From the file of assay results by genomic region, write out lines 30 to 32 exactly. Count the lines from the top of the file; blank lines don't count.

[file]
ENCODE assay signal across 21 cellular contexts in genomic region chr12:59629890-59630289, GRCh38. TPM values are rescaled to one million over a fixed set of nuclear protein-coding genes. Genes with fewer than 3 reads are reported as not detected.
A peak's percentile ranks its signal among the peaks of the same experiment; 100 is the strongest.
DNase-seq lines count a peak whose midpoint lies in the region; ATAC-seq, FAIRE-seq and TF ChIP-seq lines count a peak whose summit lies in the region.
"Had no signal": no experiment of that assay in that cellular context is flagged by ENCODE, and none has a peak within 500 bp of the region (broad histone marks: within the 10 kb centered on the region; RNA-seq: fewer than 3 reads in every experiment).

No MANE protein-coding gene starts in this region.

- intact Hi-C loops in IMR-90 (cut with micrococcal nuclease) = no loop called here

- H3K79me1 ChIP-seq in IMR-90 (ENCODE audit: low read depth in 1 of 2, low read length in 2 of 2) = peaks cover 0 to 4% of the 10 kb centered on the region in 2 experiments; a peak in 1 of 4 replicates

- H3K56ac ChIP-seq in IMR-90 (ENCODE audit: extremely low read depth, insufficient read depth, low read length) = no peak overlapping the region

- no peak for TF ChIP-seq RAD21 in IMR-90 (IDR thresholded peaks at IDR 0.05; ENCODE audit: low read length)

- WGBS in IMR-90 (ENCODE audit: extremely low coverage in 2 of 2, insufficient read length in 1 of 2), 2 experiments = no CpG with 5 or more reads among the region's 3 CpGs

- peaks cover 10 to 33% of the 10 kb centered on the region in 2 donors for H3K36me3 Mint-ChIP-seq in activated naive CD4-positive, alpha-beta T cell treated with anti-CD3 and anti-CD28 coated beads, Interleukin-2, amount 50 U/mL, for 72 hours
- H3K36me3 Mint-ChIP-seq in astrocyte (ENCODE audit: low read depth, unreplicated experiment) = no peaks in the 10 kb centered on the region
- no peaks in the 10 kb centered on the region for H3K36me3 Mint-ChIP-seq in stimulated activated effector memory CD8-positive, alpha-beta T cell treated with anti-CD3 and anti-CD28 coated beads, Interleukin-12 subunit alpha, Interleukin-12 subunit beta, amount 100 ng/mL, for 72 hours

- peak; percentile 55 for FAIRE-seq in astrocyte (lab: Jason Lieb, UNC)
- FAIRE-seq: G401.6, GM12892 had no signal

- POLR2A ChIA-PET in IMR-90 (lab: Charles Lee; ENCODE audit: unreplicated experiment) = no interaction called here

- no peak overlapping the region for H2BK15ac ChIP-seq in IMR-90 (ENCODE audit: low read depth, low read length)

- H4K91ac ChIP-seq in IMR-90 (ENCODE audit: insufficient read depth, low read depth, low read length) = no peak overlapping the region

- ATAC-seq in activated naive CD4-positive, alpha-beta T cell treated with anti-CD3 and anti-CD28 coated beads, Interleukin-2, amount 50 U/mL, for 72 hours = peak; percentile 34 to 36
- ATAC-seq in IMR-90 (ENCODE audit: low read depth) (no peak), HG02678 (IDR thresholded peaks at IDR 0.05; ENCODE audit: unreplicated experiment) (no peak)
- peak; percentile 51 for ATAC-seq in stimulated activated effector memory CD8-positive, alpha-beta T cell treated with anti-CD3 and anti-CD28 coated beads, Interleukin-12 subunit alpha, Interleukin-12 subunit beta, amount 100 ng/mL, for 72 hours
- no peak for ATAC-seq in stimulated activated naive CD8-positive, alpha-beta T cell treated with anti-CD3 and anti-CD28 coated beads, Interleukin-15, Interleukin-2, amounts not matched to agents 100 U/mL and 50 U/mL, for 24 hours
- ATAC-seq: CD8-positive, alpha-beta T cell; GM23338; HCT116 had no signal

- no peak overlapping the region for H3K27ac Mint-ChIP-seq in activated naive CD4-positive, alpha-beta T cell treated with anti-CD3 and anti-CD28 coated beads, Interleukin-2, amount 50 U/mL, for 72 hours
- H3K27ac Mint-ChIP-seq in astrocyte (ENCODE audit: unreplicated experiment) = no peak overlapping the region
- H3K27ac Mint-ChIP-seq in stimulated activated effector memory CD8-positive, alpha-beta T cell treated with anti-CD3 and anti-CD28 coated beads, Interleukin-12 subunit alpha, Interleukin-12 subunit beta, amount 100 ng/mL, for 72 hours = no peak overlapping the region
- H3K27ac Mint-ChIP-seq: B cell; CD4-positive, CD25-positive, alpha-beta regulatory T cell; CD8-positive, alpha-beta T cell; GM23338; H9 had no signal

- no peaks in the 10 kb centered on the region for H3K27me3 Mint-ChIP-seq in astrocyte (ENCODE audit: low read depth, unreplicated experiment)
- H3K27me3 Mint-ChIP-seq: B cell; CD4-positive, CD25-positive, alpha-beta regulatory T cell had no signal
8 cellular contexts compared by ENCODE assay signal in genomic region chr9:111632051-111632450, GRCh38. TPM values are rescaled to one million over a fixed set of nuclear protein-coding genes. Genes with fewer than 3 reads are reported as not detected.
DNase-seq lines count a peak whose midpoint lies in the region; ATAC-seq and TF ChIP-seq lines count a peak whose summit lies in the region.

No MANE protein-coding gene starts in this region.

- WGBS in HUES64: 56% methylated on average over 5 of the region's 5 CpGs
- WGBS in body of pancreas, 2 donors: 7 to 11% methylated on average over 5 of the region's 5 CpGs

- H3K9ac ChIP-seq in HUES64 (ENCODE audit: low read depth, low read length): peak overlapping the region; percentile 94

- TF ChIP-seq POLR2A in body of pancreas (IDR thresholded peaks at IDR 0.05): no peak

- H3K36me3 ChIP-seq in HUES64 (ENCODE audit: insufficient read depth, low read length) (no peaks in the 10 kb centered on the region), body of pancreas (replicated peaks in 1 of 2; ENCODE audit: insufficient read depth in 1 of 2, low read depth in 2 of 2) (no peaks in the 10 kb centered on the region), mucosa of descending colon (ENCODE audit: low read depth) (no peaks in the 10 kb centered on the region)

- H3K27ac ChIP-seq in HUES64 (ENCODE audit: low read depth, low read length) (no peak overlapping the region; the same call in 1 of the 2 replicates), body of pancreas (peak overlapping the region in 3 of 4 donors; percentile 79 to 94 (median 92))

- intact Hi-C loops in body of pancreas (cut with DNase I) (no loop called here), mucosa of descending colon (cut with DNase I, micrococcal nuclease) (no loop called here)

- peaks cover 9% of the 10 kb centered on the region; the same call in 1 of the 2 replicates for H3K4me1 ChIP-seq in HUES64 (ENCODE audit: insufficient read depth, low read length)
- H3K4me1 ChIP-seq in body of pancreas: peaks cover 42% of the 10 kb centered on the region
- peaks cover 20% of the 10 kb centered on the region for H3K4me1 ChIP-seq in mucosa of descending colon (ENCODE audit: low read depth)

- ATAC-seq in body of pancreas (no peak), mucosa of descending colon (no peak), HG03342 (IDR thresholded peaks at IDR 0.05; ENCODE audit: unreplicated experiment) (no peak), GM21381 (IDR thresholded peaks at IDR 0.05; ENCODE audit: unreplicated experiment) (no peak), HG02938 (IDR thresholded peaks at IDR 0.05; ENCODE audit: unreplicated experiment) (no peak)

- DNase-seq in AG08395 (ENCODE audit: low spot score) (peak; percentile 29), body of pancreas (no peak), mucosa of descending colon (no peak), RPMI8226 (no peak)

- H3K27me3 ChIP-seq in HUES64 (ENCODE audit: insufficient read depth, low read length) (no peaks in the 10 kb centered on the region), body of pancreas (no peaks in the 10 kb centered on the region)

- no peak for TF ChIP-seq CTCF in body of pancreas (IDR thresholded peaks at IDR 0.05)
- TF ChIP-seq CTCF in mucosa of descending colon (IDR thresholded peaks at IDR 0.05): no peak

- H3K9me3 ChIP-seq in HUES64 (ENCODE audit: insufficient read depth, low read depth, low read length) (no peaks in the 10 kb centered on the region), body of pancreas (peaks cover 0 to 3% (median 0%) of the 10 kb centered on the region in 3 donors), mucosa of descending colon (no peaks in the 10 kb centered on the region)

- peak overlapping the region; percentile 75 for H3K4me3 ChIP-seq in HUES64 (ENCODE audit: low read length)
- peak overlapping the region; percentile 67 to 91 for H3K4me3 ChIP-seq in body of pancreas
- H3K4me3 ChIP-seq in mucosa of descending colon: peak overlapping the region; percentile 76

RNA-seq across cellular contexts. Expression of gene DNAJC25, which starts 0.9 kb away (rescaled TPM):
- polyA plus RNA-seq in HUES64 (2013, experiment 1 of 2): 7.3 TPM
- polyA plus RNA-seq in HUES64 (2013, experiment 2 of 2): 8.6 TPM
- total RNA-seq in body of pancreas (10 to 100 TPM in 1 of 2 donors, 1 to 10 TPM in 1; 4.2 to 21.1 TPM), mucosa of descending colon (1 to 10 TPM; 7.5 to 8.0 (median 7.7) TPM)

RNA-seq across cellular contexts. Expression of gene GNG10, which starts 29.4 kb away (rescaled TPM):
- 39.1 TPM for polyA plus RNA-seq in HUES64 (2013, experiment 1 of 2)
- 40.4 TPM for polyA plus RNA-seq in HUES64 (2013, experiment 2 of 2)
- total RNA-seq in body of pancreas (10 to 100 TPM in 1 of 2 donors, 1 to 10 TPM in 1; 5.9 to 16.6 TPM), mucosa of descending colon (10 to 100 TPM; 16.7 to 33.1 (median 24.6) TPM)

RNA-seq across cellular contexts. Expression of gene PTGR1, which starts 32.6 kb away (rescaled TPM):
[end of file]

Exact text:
8 cellular contexts compared by ENCODE assay signal in genomic region chr9:111632051-111632450, GRCh38. TPM values are rescaled to one million over a fixed set of nuclear protein-coding genes. Genes with fewer than 3 reads are reported as not detected.
DNase-seq lines count a peak whose midpoint lies in the region; ATAC-seq and TF ChIP-seq lines count a peak whose summit lies in the region.

No MANE protein-coding gene starts in this region.